There was broken glass and rotten food all around her. She realized that she was in a garbage bin and a tall, dark haired man was yelling at her to wake up. She remembered the man with blue eyes and the sign that read, ‘No Dogs Allowed’.
She ran as fast as she could until her lungs felt like they were going to explode. She had never been ashamed of being an lndian. Her grandmother had taught her to respect nature and how every living thing had a spirit. Her grandmother did not warn her about the white men. She vowed to keep her heritage a secret. All she had were the clothes on her back, and a knapsack full of food. She was going to run away to Trail. It didn’t matter how she got there, or how long it took. She needed to leave the place where everyone knew that she was an lndian.
She collapsed on the soft green grass. It took two straight weeks of walking, but she finally made it. She promised herself that she would never admit to being lndian to anybody. If people asked about her dark skin, she would say that she was a tanned Italian. She laid on the grass wondering what to do first. She had no money, food or even a place to go. She knew deep down, that she would be okay.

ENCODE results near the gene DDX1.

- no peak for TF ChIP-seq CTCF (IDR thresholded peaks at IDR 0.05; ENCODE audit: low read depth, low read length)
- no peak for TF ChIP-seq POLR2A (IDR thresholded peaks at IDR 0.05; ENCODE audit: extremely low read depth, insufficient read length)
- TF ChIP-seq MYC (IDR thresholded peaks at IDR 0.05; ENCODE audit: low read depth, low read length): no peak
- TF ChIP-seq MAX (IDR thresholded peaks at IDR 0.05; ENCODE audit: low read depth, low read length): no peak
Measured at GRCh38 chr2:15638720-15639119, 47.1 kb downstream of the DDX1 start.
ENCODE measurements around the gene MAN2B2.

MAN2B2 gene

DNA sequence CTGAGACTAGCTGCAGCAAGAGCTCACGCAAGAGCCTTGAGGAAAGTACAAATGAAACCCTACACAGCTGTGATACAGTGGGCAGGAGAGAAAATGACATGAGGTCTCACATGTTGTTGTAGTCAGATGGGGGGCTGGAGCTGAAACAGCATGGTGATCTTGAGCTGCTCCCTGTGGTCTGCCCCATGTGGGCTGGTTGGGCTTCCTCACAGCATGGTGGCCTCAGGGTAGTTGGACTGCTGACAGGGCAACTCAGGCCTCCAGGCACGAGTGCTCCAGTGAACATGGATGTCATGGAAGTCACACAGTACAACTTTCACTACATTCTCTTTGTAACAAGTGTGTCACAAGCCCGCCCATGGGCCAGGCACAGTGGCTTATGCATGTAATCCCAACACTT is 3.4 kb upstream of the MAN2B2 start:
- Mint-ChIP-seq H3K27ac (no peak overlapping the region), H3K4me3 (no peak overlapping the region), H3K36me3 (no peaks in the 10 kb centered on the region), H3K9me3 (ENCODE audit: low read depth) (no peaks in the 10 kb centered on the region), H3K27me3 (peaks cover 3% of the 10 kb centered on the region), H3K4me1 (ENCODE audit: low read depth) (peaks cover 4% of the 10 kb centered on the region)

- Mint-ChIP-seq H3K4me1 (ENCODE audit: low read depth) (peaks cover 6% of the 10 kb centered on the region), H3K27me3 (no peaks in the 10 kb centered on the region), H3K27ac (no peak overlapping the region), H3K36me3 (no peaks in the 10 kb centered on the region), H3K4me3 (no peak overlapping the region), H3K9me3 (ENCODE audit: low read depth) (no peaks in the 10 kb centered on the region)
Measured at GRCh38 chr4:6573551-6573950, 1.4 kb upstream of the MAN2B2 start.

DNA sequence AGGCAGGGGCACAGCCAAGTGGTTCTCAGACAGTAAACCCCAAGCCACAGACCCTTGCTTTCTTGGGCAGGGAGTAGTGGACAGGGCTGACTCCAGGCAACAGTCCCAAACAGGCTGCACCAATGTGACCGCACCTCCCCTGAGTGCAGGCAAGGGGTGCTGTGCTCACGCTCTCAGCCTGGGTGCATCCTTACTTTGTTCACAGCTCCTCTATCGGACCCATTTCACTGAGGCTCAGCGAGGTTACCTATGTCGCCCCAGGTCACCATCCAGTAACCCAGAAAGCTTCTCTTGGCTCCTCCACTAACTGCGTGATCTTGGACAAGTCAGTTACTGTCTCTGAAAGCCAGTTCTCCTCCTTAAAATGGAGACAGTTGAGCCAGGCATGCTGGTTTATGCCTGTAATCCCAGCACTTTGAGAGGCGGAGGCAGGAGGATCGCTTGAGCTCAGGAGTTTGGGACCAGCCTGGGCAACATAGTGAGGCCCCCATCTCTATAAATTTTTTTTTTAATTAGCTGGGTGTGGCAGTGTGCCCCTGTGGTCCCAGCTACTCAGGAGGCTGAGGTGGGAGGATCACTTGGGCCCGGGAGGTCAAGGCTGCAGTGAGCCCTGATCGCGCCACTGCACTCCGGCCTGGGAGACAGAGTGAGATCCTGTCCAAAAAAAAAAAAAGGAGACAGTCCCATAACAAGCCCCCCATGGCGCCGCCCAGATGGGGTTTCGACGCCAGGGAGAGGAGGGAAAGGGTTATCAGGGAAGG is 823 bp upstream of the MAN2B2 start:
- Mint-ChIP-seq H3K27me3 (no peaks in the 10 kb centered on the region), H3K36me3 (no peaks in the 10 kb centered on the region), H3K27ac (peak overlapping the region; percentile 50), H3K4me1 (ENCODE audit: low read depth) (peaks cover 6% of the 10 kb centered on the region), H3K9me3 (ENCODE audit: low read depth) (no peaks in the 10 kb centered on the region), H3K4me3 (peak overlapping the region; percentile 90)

February 14, 1936
“Hello, Miss, can I please get some more napkins?” a young girl asked.
“Yes, right away,” she replied.
She managed to get a job as a waitress a! a small family restaurant. The owners took her in a few days after her arrival. They supplied her with a small room and a decent wage. She made a few friends, she didn’t tell any of them the truth about her lndian heritage. She was petrified of reliving her past experience in Kimberley.
She noticed him as soon as she entered the dance. He was watching her every move on the dance floor, until he finally had the courage to come and talk to her.
“Hello, Miss. May I share the next dance with you?” He asked smiling.
His skin was the colour of authentic porcelain and his eyes were a soft blue.
“Of course.” She smiled back.
His name was Harry. He came from an English background and he despised Indians.
“IT’S A GIRL!” The doctor told her.
She had never been happier in all of her life. She instantly wished that the girl would be fair skinned like her father. She got her wish.
July 15, 1995
“Grandma, what lndian tribe do we come from?” her grand-daughter asked, curious.
“What are you talking about? We’re not Indian, we’re Italian. Silly little girl. Why would you say something so foolish?” She replied, her face turned fire red.
“Oh, I just thought …”
“You thought wrong. Now go play with your brother.” she snapped.
She could not even tell her own grand-daughter about being lndian.
December 1, 2004
She could barely open her eyes. The cancer was spreading from her throat to the rest of her fragile body. Harry had passed away a few years earlier. She knew that they would be re-united soon. A shaman came and did a short blessing. she did not mind. It seemed that ever since Harry passed away, she felt the need to rekindle her Native background. She closed her eyes and passed away to the soft vibrations of his voice.